The commemoration of the Easter uprising will take place on April 25 at Cole Parkway

Every year for several years, Scituate has held a commemoration of the Easter Uprising of 1916 – the largest uprising in Ireland since the Rebellion of 1798.

The Easter Rising commemorates a pivotal event in Irish history, said Scituate lawyer John Sullivan.

“Many Americans have supported this fight for freedom. They were a first, second or third generation who fled Ireland not because they wanted to, but because they had no choice. After 800 years of occupation by a foreign government, the Irish people have declared that they have had enough. They did not want a foreign government that did not have Ireland’s best interests at heart and looked down on the Irish people to rule over them.

This year’s event will take place at noon on Sunday April 25 at the Morrill Memorial Booth at Cole Parkway in Scituate Harbor.

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Keynote speakers will include the Irish Consul General, Laoise Moore; Former Massachusetts Hibernian Order President John Leahy; Jeremy Hales, professor of history at Plymouth North High School; and more.

“The South Rim is the perfect location for this course,” said Hales, who teaches Irish history at Plymouth North High School. “With so many people in this area having Irish ancestry, it seemed like a perfect fit. It is so important that children have a connection to their roots. “

Plymouth is one of the few school districts on the South Bank to teach Irish history to high school students.

When the Plymouth School District looked to add elective history classes to its curriculum, especially history outside the United States, as the district already had so many classes related to United States history, the idea of ​​an optional half-year course in Irish history was launched, Hales mentioned.

Hales, along with Kathleen Babini – who at the time was the Kindergarten to Grade 12 Social Studies Program Coordinator for Plymouth Public Schools and was very supportive, and Michael McGuinness at Plymouth South High School, spent this been to develop the course program.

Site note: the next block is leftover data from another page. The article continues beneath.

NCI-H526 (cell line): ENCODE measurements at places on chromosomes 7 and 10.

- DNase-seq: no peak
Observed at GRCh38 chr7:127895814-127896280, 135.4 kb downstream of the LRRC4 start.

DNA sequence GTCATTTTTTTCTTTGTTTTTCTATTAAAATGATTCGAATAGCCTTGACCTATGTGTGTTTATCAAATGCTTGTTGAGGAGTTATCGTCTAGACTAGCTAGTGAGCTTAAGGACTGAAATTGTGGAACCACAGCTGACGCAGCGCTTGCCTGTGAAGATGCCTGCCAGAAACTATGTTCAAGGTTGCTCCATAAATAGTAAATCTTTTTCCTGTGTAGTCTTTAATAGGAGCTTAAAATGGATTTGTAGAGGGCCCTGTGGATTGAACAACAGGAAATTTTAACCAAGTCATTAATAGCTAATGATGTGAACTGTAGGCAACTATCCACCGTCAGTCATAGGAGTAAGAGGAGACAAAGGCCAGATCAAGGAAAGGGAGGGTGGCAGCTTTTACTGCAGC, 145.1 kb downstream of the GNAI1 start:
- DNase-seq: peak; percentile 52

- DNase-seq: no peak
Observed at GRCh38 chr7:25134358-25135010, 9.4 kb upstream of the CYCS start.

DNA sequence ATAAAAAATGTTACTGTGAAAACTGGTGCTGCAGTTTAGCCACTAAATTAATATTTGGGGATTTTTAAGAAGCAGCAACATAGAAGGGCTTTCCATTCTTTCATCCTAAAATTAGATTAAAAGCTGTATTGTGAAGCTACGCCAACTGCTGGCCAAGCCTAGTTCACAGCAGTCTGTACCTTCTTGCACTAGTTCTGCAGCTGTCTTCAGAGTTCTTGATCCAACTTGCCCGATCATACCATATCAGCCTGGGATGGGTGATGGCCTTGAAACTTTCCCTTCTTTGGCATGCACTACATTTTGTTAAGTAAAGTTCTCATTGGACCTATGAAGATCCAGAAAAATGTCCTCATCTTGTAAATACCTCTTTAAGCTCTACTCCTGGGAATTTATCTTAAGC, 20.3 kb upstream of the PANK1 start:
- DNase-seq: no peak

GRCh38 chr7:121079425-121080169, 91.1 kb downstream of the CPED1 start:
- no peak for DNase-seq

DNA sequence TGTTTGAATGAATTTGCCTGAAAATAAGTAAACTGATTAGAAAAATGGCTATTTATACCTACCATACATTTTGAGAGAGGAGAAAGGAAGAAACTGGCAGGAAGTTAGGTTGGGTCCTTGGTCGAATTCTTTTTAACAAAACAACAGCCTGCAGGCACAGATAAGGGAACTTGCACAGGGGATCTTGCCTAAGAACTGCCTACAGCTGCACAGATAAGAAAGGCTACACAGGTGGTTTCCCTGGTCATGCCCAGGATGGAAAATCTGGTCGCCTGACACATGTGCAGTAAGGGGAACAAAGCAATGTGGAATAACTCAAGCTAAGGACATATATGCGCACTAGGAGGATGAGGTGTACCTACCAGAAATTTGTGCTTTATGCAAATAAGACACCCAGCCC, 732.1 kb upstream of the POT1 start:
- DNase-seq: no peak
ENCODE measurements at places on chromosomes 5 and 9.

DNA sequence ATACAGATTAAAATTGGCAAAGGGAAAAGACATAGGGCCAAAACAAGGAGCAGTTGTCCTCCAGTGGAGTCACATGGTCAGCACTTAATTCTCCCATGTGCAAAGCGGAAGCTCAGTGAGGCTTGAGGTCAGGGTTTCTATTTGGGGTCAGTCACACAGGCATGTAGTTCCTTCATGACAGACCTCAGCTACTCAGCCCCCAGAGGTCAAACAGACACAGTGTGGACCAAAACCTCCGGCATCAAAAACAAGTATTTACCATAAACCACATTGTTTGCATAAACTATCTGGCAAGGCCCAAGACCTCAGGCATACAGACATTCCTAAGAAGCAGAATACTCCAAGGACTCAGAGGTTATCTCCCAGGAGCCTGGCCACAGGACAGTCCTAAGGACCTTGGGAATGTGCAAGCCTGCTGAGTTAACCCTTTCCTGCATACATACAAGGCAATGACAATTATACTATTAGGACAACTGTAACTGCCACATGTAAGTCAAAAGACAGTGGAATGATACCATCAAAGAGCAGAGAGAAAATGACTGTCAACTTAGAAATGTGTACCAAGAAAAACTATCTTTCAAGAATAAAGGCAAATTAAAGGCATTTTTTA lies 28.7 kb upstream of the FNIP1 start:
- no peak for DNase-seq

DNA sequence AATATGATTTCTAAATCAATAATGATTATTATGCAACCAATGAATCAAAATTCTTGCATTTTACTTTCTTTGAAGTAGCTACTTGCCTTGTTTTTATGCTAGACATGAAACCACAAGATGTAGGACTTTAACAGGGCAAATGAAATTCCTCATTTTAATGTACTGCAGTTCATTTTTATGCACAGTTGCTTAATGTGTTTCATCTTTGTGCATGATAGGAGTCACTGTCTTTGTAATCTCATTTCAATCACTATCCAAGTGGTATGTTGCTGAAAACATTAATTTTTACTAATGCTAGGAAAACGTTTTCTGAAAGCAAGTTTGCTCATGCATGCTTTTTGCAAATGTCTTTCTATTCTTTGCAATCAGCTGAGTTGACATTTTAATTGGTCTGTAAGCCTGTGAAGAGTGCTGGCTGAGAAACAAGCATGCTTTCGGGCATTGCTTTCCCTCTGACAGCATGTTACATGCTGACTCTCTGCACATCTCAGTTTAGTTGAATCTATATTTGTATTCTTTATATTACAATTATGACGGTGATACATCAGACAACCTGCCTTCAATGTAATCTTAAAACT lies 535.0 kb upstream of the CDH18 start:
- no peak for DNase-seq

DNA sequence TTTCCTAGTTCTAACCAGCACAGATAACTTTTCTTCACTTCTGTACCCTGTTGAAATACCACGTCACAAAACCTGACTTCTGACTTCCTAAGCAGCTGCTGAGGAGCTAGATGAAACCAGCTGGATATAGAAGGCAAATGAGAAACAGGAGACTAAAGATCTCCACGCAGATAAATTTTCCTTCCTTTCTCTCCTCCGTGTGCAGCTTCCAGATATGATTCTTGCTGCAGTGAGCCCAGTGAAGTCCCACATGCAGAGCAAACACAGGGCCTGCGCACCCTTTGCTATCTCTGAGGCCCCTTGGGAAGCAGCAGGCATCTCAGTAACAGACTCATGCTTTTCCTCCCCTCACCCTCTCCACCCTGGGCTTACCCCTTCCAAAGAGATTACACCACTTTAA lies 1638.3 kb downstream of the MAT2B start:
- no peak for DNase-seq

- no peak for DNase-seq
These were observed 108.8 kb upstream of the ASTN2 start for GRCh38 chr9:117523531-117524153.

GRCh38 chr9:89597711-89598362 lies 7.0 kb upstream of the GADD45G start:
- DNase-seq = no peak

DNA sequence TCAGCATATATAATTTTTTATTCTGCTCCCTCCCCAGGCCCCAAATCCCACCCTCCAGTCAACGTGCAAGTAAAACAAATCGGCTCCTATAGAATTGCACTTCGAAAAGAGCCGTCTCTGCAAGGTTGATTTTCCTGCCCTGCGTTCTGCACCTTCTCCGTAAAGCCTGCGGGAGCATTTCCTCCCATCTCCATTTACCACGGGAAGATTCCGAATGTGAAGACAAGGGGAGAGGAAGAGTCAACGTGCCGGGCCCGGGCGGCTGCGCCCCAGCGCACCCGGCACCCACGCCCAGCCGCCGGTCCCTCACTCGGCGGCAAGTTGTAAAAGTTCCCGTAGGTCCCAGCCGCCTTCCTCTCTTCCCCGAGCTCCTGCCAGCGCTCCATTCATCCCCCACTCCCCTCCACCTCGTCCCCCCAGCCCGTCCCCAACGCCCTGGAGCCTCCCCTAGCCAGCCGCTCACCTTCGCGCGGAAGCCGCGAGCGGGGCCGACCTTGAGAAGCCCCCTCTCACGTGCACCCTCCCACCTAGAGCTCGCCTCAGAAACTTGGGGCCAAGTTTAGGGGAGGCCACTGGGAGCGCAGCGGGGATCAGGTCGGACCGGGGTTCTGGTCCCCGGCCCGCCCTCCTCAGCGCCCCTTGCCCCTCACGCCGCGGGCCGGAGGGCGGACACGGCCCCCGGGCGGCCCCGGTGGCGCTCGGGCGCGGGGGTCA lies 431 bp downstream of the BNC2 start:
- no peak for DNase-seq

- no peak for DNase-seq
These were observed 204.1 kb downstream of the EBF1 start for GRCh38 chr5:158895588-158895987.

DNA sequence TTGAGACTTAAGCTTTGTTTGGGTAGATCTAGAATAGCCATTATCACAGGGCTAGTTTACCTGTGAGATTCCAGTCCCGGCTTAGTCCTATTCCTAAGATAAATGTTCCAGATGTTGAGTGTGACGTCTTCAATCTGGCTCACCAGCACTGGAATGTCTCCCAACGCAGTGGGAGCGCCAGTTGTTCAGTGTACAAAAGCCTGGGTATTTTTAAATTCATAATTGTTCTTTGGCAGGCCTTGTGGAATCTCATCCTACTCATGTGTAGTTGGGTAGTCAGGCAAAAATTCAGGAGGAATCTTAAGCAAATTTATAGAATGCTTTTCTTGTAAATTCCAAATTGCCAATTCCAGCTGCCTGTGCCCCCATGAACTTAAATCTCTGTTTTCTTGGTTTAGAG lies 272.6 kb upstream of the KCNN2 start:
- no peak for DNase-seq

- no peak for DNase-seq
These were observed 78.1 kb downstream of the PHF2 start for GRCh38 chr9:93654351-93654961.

“I think it’s important for students to have an understanding of world history,” said Babini, who is now the executive director of the Massachusetts Council for the Social Studies. “In order for them to understand events, local, national or global, they need to have insight into what has happened in other places.”

As the granddaughter of Irish immigrants, Babini was drawn to an Irish history class at Stonehill College. She had the opportunity to visit Ireland and take courses there.

“Walking around Dublin and being able to visit Ireland and reflect on what happened where they took place makes the story so much more real,” she said.

Hales finds the story of the Easter Rising “inspiring,” he said.

“Knowing how unlucky they probably had to succeed and keep moving forward is a true reflection of the passion, fire and spirit of the Irish. They had a dream for an Irish Republic and they were ready to die for that dream. Many of them had families and children they had left behind. As a father of three myself, I don’t think I could have made this sacrifice.

Everyone is welcome. Masks and social distancing will be necessary.

Follow Ruth Thompson on Twitter @scituateruth

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